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‘Ghost Rider’ burns out

March 2, 2012

Revenge is normally a dish best served cold, but in this movie vengeance is a dish best served burning hot.  From the collective genius of co-directors Mark Neveldine and Brian Taylor comes this fiery, bullet-riddled sequel to the 2007 superhero cinema classic, Ghost Rider.  Reprising his role as the eternally damned, titular superhero, Ghost Rider, Academy-Award winning actor Nicholas Cage does not disappoint in this action-packed motorcycle ride from the bowels of Hell. 

The story picks up after Cage’s character, Johnny Blaze (a.k.a. Ghost Rider) nobly throws himself into isolation to protect his family and friends back home whom he dearly loves.  This heavy burden leads Blaze, perhaps through serendipity, to Eastern Europe, where he is called upon again to unleash “the Rider” and to fight against evil yet again.  In this quest, Blaze finds himself using his ghastly powers to protect a young boy, Danny, (Fergus Riordan) destined to be the anti-Christ and his mother, Nadya (Violante Placido ), who is desperately trying to defend him from the Devil’s goons.  But there is a catch: If Blaze successfully saves the boy Danny, a group of dubious monks agrees to relieve him of the burden of “the Rider,” which Blaze desires more than anything else.

Now, even though this film was produced by one of Marvel’s subdivision companies, “Marvel Knights,” the film was not lacking in the special effects department.  The whole film has a really gritty, fast and grimy feel to it in contrast to the first movie.  This makes for a much darker film than the original.  For example, whereas the motorcycle Ghost Rider drove in the first movie was very clean and shiny, the motorcycle in this film is charred, worn down and dirty looking.  Also, whenever Blaze is in his Ghost Rider form, smoke billows from the top of his flaming skull and his leather jacket is constantly boiling.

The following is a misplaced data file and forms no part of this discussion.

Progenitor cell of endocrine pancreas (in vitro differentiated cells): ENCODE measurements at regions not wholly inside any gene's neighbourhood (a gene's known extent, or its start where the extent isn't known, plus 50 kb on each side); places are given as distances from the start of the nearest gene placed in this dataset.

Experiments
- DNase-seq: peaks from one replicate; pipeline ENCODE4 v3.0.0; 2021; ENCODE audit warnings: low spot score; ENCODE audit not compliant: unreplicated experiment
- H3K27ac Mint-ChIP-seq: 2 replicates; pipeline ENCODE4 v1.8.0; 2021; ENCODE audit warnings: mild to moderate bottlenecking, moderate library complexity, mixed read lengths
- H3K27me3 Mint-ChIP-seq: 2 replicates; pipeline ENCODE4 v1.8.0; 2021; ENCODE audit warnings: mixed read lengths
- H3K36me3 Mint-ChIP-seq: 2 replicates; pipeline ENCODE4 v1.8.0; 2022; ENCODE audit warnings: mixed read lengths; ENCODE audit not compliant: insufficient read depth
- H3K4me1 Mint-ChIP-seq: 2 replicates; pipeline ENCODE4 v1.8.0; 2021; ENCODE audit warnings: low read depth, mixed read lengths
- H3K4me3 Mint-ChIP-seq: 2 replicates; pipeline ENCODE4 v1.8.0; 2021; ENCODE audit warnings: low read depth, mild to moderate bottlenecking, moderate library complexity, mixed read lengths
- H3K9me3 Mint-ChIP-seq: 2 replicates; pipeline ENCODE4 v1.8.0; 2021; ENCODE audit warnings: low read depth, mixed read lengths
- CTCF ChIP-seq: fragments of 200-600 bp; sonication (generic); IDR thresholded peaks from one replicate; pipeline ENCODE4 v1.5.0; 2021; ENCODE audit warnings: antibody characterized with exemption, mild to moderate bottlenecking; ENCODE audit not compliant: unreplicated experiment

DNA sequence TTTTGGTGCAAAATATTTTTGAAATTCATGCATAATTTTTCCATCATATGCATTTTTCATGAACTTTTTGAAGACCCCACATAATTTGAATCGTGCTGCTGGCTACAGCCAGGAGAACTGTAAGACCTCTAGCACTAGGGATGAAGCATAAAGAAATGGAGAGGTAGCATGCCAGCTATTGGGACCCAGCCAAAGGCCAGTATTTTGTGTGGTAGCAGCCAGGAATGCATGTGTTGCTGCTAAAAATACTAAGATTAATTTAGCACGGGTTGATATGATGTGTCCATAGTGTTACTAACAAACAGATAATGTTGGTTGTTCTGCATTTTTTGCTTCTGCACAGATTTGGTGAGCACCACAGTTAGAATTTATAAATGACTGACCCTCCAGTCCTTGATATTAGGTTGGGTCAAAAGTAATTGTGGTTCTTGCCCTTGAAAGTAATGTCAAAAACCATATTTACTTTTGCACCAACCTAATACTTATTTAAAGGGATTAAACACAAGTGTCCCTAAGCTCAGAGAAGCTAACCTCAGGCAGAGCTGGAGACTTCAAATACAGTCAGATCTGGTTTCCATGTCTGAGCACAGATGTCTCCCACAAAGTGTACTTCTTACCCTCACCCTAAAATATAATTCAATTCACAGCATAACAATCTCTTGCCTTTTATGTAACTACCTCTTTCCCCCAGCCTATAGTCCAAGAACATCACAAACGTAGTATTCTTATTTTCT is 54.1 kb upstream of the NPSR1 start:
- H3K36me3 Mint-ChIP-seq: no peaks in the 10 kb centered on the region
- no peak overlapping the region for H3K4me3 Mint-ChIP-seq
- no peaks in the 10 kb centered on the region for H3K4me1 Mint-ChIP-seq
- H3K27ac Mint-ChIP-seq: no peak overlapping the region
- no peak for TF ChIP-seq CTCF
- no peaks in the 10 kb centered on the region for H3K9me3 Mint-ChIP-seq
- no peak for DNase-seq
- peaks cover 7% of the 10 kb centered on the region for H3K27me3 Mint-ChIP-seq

The freezing point of this sizzling action flick is the subpar acting and the dreadful dialogue.  Nicholas Cage extinguishes this blazing roller coaster with such lines as, “I will eat your stinking soul,” or “I’m going to say yes!  Hell yes!”  There is also a really awkward part in the movie where Cage’s character flirts with a woman and blatantly says, “I’m flirting with you,” leaving the entire audience watching the film feeling really awkward. 

Despite Ghost Rider: Spirit of Vengeance having lame dialogue, it still has a rather interesting and original story line to go with it.  With good special effects and cool action sequences, this film compensates for the aforementioned dialogue.  Overall, while this film is not an Oscar-worthy movie, it is still a flaming hot thrill ride that will rattle your very bones!

James Gascoin & Zach Monti
Contributing Writers

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